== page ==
So far, only two senators are perceived to join the minority bloc, Senator-elect Risa Hontiveros, and Sen. Aquilino “Koko” Pimentel III.
Either one of them could serve as the Minority Leader in the 19th Congress.
“I would be honored to nominate him as Minority Leader or to serve as Minority if that’s what we finally decide,” said Hontiveros of Pimentel, a former Senate President.
For now, the opposition senator said she and Pimentel are working closely together.
“First, we have to form first a Minority Bloc in the Senate,” she said.
Hontiveros is the only senatorial candidate from the opposition who won a seat in last May’s election. Senate Minority Leader Franklin Drilon belongs to the “graduating” senators exiting the chamber on June 30.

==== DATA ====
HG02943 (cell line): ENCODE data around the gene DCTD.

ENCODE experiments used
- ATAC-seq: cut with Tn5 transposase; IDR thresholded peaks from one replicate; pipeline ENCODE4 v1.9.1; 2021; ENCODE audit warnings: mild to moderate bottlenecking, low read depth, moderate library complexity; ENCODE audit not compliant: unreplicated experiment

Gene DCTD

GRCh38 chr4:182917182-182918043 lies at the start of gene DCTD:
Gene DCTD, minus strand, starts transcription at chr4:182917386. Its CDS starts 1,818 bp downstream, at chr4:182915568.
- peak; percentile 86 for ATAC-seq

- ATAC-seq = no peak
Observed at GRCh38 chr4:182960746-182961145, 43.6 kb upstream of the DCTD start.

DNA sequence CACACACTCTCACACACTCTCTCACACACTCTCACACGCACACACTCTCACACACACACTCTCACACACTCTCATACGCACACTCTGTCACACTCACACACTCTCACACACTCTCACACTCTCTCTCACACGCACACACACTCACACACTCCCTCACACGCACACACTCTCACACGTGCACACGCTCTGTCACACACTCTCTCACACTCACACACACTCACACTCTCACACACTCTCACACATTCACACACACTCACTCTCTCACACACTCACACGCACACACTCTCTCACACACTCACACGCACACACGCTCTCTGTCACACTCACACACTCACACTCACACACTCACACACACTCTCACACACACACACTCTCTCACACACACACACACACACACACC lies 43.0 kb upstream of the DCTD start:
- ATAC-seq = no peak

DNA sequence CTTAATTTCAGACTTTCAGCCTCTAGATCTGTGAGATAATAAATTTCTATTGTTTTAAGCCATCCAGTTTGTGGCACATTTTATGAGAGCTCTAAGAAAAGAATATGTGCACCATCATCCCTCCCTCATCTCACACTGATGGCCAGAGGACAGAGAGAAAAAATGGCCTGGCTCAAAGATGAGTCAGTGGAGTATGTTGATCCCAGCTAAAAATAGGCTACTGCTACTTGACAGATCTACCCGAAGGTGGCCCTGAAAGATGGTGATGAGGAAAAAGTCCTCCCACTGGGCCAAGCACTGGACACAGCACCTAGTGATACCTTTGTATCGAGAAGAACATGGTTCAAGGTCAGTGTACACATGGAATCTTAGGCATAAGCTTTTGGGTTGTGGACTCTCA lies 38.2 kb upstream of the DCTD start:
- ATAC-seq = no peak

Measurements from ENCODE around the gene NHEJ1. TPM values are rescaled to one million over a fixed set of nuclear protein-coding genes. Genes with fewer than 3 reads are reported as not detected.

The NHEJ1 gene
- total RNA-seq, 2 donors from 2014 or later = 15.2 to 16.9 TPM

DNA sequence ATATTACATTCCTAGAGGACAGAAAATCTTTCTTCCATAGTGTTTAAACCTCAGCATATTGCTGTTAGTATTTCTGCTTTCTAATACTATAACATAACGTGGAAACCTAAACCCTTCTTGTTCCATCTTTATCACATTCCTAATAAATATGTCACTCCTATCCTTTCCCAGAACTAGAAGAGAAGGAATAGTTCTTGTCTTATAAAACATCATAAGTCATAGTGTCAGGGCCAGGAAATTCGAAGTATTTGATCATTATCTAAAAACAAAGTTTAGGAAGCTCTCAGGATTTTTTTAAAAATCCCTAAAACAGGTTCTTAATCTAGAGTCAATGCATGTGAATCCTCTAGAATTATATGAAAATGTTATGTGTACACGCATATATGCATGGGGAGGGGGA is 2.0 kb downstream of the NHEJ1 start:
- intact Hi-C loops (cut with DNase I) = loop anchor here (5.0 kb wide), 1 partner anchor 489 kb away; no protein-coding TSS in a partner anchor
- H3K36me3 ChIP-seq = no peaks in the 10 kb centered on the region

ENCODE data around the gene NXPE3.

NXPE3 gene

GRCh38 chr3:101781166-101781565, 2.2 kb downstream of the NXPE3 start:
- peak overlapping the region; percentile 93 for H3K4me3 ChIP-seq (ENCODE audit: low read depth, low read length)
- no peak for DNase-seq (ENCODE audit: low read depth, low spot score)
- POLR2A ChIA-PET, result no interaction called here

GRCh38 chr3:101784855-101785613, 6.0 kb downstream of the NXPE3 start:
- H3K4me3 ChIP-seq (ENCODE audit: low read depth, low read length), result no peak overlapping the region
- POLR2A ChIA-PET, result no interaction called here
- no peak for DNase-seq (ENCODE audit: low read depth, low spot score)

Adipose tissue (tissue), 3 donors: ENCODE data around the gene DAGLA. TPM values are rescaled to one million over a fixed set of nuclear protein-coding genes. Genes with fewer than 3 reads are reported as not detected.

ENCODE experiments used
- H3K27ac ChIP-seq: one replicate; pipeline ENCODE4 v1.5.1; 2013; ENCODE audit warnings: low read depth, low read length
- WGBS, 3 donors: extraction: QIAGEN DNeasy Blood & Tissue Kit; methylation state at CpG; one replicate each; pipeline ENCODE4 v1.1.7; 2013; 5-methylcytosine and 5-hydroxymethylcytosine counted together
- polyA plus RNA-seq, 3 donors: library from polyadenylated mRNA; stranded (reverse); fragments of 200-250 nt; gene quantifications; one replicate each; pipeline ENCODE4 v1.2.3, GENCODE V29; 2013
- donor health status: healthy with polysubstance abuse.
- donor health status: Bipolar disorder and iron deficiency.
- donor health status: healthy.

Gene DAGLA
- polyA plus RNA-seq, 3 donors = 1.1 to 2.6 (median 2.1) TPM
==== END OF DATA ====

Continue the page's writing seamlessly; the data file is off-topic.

Two other opposition senators in the 18th Congress did not emerge victorious in the last elections—reelectionists Senator Leila De Lima and Senator Francis Pangilinan, who vied for the vice presidency.
Sought for comment on the Senate leadership from the ranks of the minority, Pimentel noted that “if ever it will be the two of us, Senator Risa and myself, then we have agreed that she will nominate me, or she will vote for me as minority leader.”
But Hontiveros said nothing is final yet.
Pimentel also stressed no concrete plans that have been set for now because the minority bloc is the last group to be organized after the Senate President is elected.
He and Hontiveros are still not sure if other senators will join the opposition bloc.
However, Pimentel said he is being “very, very optimistic” about thepossibility of having up to five members in the minority if they will be joined by the Cayetano siblings and Sen. Chiz Escudero.